According to the FAFEN report, the decline in turnout, except for Gujrat and Khuzdar, was significant.

As per the provisional consolidated statement of the results of the count (Form-47), as many as 2,247,322 (36 percent) registered voters in 22 constituencies cast their ballots on April 21, showing a considerable decline as compared to the 50 percent turnout recorded in 18 of these constituencies where polling was held during general elections on February 8, 2024.

The male turnout dropped from 52 percent to 37 percent, and the female turnout dropped from 42 percent to 29 percent. The turnout drop occurred despite an increase of more than 75,640 registered voters in these constituencies, including 37,684 men and 37,956 women.

The highest surge in registered voters was recorded in NA-119 Lahore-III, where Form-28 issued for the byelection had 9,338 additional voters. On the other hand, PK-22 Bajaur-IV registered a decrease of one voter, while there was no new voter added to PP-290 Dera Ghazi Khan-IV and PB-50 Qilla Abdullah.

Comparing the turnout in these 18 constituencies shows a turnout drop in 15 constituencies and an increase in three constituencies. The constituencies recording a turnout increase included two Balochistan Assembly constituencies in Lasbela and Khuzdar and a Punjab Assembly constituency in Gujrat. The highest turnout was 80 percent, recorded in PB-50 Killa Abdullah. The lowest turnout was 14 percent, recorded in PP-147 Lahore-III.

As many as 11 constituencies had a turnout between 40 percent and 50 percent, six constituencies between 20 percent and 30 percent, three constituencies above 50 percent, and two constituencies below 20 percent.

Political polarisation, particularly in Punjab, led to polling day violence at isolated places in Lahore, Narowal, Rahim Yar Khan, and Sheikhupura, causing at least one death and multiple injuries.

The FAFEN observers reported six incidents of minor scuffles from as many polling stations among voters, political workers, and polling agents.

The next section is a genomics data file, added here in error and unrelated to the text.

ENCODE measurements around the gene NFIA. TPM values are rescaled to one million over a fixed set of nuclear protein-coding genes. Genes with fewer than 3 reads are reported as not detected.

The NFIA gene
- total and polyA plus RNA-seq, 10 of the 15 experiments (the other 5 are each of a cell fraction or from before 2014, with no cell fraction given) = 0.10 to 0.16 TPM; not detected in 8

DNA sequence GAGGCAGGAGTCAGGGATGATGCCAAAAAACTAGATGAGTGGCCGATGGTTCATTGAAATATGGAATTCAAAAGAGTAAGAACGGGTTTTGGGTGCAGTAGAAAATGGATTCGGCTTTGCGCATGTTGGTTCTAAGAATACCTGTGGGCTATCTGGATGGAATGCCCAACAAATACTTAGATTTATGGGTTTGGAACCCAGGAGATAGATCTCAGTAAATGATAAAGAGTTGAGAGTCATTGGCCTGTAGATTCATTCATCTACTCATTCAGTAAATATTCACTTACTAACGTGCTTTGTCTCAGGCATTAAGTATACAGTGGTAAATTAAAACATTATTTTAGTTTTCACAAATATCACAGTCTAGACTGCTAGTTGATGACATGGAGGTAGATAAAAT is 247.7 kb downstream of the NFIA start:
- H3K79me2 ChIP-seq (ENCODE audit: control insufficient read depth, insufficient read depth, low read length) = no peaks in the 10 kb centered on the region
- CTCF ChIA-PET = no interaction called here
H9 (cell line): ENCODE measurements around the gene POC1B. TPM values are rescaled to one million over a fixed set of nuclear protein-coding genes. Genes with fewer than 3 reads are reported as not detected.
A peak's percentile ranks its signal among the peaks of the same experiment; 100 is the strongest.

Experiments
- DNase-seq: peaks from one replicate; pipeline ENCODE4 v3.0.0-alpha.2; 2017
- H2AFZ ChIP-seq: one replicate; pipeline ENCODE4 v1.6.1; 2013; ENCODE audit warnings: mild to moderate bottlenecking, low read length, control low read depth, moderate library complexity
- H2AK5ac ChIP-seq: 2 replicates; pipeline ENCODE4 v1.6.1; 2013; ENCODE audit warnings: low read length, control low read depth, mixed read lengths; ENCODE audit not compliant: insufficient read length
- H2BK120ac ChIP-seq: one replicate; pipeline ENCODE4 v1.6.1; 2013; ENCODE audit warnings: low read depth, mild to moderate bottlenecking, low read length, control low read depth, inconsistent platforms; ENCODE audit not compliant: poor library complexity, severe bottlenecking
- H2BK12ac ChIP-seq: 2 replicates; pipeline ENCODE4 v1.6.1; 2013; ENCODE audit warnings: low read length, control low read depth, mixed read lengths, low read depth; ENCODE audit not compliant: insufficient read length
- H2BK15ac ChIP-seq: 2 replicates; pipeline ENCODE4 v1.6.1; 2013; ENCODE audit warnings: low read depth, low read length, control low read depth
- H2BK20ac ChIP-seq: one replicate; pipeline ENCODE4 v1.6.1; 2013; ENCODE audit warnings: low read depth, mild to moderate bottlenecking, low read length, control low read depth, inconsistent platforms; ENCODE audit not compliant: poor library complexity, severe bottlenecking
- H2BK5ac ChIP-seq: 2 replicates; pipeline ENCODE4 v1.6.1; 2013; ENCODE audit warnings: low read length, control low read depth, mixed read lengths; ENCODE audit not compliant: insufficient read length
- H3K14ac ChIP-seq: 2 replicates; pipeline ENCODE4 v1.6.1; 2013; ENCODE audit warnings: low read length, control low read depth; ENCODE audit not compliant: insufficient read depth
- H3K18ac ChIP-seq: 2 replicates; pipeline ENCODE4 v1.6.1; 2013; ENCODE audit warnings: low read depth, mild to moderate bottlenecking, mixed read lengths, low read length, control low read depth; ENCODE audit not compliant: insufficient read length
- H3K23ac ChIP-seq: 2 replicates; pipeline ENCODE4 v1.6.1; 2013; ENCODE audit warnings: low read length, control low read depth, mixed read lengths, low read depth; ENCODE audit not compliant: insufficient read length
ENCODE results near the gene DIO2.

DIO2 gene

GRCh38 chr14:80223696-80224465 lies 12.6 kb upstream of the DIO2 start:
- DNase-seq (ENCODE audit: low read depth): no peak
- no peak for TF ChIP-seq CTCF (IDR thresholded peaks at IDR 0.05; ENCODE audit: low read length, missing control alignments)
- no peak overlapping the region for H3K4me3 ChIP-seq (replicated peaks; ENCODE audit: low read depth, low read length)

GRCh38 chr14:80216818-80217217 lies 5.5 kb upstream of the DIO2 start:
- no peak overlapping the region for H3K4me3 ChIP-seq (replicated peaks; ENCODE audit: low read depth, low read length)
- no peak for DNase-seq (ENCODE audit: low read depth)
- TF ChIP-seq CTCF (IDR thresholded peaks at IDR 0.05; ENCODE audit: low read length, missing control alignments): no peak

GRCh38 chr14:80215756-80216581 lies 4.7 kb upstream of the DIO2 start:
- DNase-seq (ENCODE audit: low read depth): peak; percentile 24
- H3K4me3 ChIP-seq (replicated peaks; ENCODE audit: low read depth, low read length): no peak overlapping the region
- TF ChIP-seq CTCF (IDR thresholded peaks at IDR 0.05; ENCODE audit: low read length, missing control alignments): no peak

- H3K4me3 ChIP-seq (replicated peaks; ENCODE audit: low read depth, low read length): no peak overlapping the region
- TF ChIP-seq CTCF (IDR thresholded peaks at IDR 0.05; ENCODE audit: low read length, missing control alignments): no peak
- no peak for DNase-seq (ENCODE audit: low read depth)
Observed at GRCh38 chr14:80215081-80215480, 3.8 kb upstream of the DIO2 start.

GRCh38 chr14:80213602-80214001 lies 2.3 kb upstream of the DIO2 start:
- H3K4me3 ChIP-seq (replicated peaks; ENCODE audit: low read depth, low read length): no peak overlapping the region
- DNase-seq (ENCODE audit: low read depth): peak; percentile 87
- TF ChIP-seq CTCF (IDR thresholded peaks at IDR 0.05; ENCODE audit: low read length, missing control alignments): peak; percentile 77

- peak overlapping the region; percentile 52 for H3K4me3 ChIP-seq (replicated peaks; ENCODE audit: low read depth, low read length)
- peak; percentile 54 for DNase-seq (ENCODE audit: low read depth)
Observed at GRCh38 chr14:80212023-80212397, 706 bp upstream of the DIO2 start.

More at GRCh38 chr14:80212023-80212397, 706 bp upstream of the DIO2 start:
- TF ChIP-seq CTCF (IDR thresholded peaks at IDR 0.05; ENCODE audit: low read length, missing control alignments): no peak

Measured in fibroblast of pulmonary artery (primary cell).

The presiding officers at one percent of the observed polling stations also reported such instances on the polling premises during interviews with FAFEN observers.

The FAFEN observers noted a crowded and unorganised atmosphere outside two percent of the polling stations, while a tense and fearful environment prevailed outside almost one percent of the polling stations. The prevalence of a crowded and unorganised environment inside the polling stations was slightly higher (three percent).

The FAFEN observed that the counting process was orderly, but transparency was lacking. The counting of the ballots took place in a generally conducive environment across all the polling stations where counting was observed. At 67 percent of the polling stations, the security staff was observed to be present at the counting place. The candidates, their election agents, or polling agents were present at 72 percent of the observed polling stations. However, the observers at nine percent of the polling stations were seated at a place where they could not closely observe the counting process.

The presiding officer did not provide a copy of the result of the count (Form-45) to the candidates or their agents at 18 percent of the polling stations and to the observers at 34 percent of the polling stations. Moreover, a copy of Form 45 was not put up outside the polling station building at 35 percent of the observed polling stations. Similarly, the presiding officers did not provide the ballot paper account (Form 46) to the candidates or their agents at 39 percent of the observed polling stations and to the observers at 50 percent of the polling stations. No Form-46 was put up outside 47 percent of the observed polling stations, and none of the polling agents that the FAFEN observers had talked to raised any objection to signing Form 45; rather, they expressed satisfaction with the counting process.

The FAFEN observed that restrictions on independent observation were present, as Section 238 of the Elections Act, 2017 permits duly accredited election observers to observe the proceedings, including the voting and counting processes.

The ECP provided accreditation cards to FAFEN observers on time in all constituencies except PP-22 Chakwal-cum-Talagang, where the election officials provided the accreditation cards at 11am on the polling day.

The security officials deployed at the polling stations barred FAFEN observers from entering the polling premises for observation of voting and counting processes at 21 polling stations, despite presenting the ECP’s accreditation cards. More than half of these polling stations (12) were in PP-22 Chakwal-cum-Talagang and seven in PP-36 Wazirabad.